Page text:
Before you go ahead and list your baby clothes on one of the above marketplaces, here are some tips to help you sell them quickly at the best possible price.

1. Know how to price your baby clothes.

Competitive research is key; know how much the same or similar clothing is priced on other shops so you’d have an estimate of how much customers are willing to pay for the clothes you’re selling.

Also, take shipping and handling into consideration when deciding your price.

2. Freshen them up…

No one will want to buy wrinkled, dusty clothes. Wash them first and remove stains as best as you can.

3. …But be honest.

There are just some stains that you can’t get rid of, and there’s some damage to clothing that you can’t mend. Include it in the product description as full disclosure.

4. Learn how to take clear photos.

You don’t have to have next-level skills to photograph your clothes. Laying them flat and lighting them carefully to remove shadows vastly improves photo quality.

5. Package your product with care.

Clothes aren’t really handled carefully by couriers and delivery men, so it’s up to you to make sure that the clothes are protected from rough handling, moisture, and all other external things that can damage your clothes.

You can even take it to the next level by including a personal note, or even just by using special wrapping paper. It’s a good way to make your customers remember this customer experience as a good one.

6. Know when to sell selected items.

Certain types of clothes sell more quickly during certain times of the year.

January to February is a great time to run a sale on winter wear and red and heart-print items in time for Valentine’s Day.

March to May is a good time to sell pastels, florals, and spring/summer-appropriate wear.

June to July is generally a slow month, except for Fourth of July items (red, white, and blue items, stars and stripes patterns, etc.).

August to September is when fall-related wear is most in demand. Sweaters, cardigans, leggings, and thick socks are popular.

October is perfect for Halloween costumes and festive Thanksgiving outfits. It’s also perfect to start listing snow gear, like mittens, boots, and hats, if you have them.

November to December is when to list your unused, new with tag items for shoppers who are looking for holiday presents and stocking stuffers. Winter wear and knits are popular starting in November.

Selling more than baby clothes? Check out these other sites to sell clothes online.

Are you interested in selling baby clothes? Or have you ever tried to sell baby clothes online for cash? Share your story in the comments below!

How To Be A Freelance Video Editor And Work From Home

How To Be A Freelance Video Editor And Work From Home

As a result of the high demand for video in content marketing, the advancements in technology that make remote work a cinch, and the popularity of the digital nomad lifestyle, this is the perfect time to consider being a freelance video editor.

Working from home, or from anywhere, really, is attractive to a lot of people who can’t or choose not to live the 9-to-5 life in an office because of various reasons, such as lack of childcare, a disability or illness, or simply the lack of flexibility in an office job.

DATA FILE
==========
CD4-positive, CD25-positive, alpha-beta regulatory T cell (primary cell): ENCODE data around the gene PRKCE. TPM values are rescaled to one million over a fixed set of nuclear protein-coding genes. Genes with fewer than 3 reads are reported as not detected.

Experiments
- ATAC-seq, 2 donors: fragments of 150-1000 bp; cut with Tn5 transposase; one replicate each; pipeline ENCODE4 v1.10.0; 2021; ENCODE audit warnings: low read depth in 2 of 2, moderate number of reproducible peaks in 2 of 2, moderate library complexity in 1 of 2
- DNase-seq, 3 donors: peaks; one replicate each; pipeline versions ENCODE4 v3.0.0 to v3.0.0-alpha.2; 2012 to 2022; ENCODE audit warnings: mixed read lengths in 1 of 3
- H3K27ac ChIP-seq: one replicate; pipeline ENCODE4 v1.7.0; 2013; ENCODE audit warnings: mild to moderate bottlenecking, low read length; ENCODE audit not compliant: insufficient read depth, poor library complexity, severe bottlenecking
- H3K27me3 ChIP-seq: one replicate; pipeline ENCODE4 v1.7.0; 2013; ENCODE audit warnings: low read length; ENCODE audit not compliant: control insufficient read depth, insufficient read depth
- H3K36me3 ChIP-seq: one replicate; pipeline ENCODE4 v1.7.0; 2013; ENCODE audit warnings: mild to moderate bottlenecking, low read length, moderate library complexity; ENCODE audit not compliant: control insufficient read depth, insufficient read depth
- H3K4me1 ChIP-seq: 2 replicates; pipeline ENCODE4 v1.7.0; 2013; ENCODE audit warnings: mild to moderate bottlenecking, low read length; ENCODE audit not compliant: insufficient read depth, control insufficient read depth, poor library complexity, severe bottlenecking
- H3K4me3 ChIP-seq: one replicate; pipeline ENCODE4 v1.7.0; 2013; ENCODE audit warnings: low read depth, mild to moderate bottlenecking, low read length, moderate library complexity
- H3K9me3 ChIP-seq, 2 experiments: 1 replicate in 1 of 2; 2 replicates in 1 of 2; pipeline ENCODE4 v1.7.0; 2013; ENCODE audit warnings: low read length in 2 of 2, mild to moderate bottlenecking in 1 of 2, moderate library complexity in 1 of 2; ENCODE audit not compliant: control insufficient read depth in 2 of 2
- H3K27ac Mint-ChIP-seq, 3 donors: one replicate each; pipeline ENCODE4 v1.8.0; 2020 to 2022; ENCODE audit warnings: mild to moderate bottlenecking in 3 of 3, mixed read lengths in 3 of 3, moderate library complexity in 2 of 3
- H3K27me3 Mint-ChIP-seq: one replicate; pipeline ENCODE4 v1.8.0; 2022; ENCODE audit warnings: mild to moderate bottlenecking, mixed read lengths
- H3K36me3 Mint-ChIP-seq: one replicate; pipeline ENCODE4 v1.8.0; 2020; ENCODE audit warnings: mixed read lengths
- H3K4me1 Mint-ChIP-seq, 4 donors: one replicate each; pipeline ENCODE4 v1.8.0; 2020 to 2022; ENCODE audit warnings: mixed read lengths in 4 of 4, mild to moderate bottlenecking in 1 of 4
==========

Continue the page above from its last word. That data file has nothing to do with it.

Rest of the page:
In today’s article, learn about what a freelance video editor does and how to become one.

What Is A Freelance Video Editor?

So, what is a freelance video editor?

A video editor is someone who applies production and post-production changes to a film or digital video, with the aim of telling a story in the most compelling way.

When a video editor is working freelance, this means that they’re not tied to a single production company and can accept projects from anyone or any company.

A video editor works closely with the director to maintain integrity, edit scenes, select angles and points of view (POVs), and implement post-production enhancements.

The video editor works closely with the director to make changes that help keep the viewer’s attention and provide them with the information needed to understand the film while retaining the director’s vision.

Video editing usually involves cutting and rearranging scenes so that the final length of the film is reasonable in context with the subject and viewer attention span.

If applicable, the video editor also makes decisions about which angles and POVs are used in certain scenes, keeping in mind the viewer experience and whether it adds or detracts from the story the film is trying to tell.

Remote Video Editing

The post-production phase involves incorporating CGI or other enhancements, such as lighting, sound, and other special effects, into the film to achieve a certain appearance, again, in the service of the story.

Video Editing Workflow

Think of video editing as a process that starts with raw footage, alternates between addition and reduction, and results in the final product that is a work of art. Here’s how a typical workflow goes when you’re working on a project.

1. Organize the clips.

The start of a project is likely marked by a file dump of raw footage.

It may be overwhelming at first, but you’ll make your work easier down the line by organizing the files first.

Label each file and sort them into folders so you’ll know where to get them and they’re easier to retrieve.

2. Create a rough cut.

Making a rough cut involves laying out the basic structure and sequence of scenes in the video.

This is the most tedious step but the most important, as this is where the story takes shape.

The rough cut starts with the script; use this as a guide to establish the story that will be told. From the script, you can begin selecting clips and placing them in order according to the timeline indicated in the script.